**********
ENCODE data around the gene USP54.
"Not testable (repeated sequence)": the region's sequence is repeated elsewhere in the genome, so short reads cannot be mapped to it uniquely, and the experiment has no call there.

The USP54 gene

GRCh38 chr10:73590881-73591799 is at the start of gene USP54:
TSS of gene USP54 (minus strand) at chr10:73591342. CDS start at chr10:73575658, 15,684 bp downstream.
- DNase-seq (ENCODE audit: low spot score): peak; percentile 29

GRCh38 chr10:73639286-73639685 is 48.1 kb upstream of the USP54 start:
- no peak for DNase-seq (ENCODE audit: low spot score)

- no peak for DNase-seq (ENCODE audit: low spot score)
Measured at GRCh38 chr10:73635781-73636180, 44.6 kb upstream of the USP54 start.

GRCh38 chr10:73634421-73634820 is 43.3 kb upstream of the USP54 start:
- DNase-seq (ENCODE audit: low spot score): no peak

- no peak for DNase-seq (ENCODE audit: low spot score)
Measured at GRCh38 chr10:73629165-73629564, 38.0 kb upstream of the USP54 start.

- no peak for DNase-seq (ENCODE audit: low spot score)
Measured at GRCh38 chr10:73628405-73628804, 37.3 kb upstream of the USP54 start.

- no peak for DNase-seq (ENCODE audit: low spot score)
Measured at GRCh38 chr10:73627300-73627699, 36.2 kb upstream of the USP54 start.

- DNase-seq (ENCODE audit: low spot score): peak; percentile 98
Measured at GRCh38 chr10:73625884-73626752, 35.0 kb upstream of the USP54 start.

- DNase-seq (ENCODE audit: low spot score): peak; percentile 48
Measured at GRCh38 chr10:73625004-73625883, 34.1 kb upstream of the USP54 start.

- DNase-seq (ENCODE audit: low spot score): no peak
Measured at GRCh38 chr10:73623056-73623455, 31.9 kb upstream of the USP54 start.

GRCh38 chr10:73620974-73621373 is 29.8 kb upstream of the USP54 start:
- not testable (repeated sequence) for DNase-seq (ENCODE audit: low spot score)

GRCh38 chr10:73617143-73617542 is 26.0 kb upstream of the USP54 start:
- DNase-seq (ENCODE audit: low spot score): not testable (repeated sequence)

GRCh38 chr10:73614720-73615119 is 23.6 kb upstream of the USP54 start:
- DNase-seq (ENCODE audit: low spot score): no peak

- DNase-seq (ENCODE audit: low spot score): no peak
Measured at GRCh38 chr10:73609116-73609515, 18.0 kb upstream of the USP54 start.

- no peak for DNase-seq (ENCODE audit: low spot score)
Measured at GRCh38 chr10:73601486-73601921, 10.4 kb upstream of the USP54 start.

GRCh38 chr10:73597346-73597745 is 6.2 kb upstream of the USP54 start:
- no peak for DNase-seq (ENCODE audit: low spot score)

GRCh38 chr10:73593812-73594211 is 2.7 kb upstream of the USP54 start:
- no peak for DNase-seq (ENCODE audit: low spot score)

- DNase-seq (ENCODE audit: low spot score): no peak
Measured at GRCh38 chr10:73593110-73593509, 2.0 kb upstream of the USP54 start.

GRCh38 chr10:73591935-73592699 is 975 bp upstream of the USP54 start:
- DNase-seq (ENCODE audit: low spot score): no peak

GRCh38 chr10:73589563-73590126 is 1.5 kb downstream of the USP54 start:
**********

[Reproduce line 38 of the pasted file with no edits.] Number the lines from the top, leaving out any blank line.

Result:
- no peak for DNase-seq (ENCODE audit: low spot score)